Hardy cyclamen can bloom again

Shortly before Christmas, I purchased a cyclamen. This plant has blossoms that resemble shooting stars or butterflies and is sometimes known by one of those names. The blossoms were bright red and looked so beautiful on the long stems as they rose above the heart-shaped green-and-silver leaves.

The cyclamen that is grown in a pot as a blooming houseplant is called a "florist cyclamen," while those outdoors in my garden, and perhaps yours, are referred to as "hardy cyclamen."

The florist type would not survive our winters if I tried to put it in the ground this spring. Frequently, the florist cyclamen is discarded after blooming, probably because it looks dead, as leaves yellow and the flowers droop and dry. But if you learn a bit about its life cycle, you may well be able to encourage it to bloom again next fall or winter.

A native of the Mediterranean, the cyclamen likes moderately cool temperatures and a humid atmosphere. This makes it a bit of a challenge to grow in our heated homes, with dry air. In its natural state, the cyclamen would bloom for a long period, through fall and winter. During the summer, it goes dormant, and does, indeed, look dead. But it is just resting.

Because it is such an attractive plant and sells well during the holidays, nursery people control its dormancy and bloom time so that it blooms for the Christmas season. All well and good so far, but when we put this potted plant in a warm house, it soon begins to think it is summer, and time to go dormant. That is why the leaves yellow and fall off, and it stops blooming. The cyclamen owner often thinks it must need more water, or more light, or maybe some fertilizer. If these are applied, though, the tuber will rot, and there goes the beautiful plant.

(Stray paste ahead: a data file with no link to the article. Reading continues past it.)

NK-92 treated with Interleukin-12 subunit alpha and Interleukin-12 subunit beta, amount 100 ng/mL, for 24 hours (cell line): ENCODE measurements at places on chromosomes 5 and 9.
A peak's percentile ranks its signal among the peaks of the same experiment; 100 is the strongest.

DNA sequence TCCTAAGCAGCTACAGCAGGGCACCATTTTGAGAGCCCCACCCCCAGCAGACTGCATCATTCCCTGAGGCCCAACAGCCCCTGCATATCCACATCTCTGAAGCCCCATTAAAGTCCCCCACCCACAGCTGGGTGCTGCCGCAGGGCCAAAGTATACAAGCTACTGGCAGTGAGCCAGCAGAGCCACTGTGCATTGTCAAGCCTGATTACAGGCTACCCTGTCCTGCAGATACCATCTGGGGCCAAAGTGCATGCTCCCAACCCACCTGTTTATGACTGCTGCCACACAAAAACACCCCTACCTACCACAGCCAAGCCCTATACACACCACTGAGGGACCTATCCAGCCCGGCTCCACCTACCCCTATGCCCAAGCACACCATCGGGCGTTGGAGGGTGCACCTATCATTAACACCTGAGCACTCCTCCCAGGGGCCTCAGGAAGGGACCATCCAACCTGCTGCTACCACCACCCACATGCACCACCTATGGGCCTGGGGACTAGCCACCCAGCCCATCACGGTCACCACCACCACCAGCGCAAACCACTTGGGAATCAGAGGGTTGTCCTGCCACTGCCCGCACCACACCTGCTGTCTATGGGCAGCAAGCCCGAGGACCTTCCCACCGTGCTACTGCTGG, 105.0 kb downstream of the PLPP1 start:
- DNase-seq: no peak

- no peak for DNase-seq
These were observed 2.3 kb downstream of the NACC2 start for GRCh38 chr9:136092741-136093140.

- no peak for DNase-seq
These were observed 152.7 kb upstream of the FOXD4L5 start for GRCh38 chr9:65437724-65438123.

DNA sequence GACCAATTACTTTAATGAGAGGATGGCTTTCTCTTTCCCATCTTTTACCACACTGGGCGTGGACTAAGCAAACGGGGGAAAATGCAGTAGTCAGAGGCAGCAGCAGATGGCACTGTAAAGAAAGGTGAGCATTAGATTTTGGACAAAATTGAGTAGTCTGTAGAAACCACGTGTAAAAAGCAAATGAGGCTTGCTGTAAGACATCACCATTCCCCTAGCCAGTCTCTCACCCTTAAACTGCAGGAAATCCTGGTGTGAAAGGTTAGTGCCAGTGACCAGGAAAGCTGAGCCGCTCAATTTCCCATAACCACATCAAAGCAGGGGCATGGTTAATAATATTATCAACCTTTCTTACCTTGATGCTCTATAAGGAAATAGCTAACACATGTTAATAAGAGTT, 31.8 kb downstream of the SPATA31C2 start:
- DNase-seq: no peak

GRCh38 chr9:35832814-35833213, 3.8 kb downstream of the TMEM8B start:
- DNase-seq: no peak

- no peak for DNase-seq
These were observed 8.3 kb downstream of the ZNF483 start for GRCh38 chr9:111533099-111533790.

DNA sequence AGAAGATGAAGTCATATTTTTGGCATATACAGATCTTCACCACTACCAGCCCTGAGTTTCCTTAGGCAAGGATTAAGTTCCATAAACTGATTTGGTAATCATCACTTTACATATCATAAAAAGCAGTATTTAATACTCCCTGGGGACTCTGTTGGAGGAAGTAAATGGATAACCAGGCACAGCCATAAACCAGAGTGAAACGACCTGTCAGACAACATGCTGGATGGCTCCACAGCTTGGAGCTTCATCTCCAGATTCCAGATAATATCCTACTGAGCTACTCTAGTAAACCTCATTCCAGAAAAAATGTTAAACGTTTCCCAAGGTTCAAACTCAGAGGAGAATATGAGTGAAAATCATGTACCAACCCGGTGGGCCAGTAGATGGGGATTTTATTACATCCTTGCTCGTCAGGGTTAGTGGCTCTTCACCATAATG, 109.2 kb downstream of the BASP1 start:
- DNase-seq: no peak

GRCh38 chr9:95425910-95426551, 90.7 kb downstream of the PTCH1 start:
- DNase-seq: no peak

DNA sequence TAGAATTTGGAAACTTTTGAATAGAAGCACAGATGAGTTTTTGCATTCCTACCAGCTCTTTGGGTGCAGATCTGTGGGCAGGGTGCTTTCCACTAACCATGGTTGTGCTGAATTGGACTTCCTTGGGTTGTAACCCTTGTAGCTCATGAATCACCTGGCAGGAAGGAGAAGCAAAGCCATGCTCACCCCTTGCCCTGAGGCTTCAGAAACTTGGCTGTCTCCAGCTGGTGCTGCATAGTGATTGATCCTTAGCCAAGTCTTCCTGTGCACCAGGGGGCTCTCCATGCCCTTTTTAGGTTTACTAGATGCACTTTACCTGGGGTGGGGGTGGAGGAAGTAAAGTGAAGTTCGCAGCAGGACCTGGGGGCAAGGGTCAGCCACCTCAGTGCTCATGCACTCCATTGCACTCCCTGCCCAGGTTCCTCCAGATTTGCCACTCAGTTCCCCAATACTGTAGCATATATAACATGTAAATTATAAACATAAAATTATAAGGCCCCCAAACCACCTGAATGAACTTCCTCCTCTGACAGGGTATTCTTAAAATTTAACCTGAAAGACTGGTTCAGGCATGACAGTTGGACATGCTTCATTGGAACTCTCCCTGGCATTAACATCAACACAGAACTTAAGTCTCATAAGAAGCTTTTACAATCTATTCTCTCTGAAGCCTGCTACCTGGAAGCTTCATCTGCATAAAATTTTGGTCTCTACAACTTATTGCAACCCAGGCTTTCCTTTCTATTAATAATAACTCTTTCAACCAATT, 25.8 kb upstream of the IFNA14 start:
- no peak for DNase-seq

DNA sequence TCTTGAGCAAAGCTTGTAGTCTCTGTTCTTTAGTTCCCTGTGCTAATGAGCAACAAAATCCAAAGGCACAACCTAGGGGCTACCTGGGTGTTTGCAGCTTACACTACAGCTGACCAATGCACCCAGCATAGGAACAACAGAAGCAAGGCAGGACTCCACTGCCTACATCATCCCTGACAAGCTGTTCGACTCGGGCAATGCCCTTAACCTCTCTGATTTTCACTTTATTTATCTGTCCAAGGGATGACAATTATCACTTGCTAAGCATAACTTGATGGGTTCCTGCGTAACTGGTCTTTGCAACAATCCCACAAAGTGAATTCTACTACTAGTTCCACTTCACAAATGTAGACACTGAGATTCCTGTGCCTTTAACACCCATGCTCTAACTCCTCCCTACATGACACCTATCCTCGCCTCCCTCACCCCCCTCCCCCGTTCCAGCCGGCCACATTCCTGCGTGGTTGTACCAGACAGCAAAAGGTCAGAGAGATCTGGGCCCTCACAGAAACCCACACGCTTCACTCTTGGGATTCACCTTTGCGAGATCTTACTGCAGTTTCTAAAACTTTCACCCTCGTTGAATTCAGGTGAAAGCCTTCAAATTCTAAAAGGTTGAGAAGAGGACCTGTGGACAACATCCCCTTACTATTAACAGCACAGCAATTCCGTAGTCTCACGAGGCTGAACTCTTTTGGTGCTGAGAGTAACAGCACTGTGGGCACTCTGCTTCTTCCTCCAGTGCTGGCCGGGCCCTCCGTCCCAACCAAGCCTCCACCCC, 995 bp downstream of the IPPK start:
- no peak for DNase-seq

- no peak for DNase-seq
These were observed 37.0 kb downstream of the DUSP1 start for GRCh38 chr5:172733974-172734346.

But you can work with the dormancy cycle and coax it to bloom again. When the cyclamen shows signs of going dormant, stop watering it and move it to a cool place — 50 to 55 degrees is ideal. Let it rest there for two or three months, keeping it quite dry.

Sometime during this dormant period would be a good time to repot it, especially if it is still in the peat material it was in when it came from the store. Use a sandy, gritty mix that drains well in the new pot.

As you repot it, you will see that a cyclamen grows from a tuber not unlike a small, flat potato. When you set the tuber in the new soil, leave half of it exposed, as it does not want to be covered with soil. Keep the tuber cool and dry until you again see signs of life on it. Then thoroughly wet the soil, even soaking it in a tub of water for several minutes for this initial "wake up."

Keep it in a cool place with bright light but no direct sun. Once summer temperatures do not go below 40 degrees at night, you can set the pot outdoors in the shade. Because it may not survive temperatures below 40, bring it in the house at the end of summer and hopefully the dormancy will have "reset" and it will bloom indoors in fall and winter.

When you water your cyclamen, avoid getting water on the stems and leaves. Again, take care not to overwater. Fertilize once every month or two with a water-soluble fertilizer at half strength. Too much fertilizer can affect the plant's ability to bloom.

It may seem that this plant is fussy, and takes extra care, and I agree. But I think that its beauty and long period of bloom more than make up for that!

Coming up: Circle these Saturday dates for upcoming pruning workshops at the Southern Oregon Research and Extension Center in Central Point. Feb. 8: Grape pruning; Feb. 15: Fruit tree pruning; March 1: Rose pruning. Call 541-776-7371 to register.

Carol Oneal is a past president of the OSU Jackson County Master Gardeners Association. Email her at diggit1225@gmail.com.

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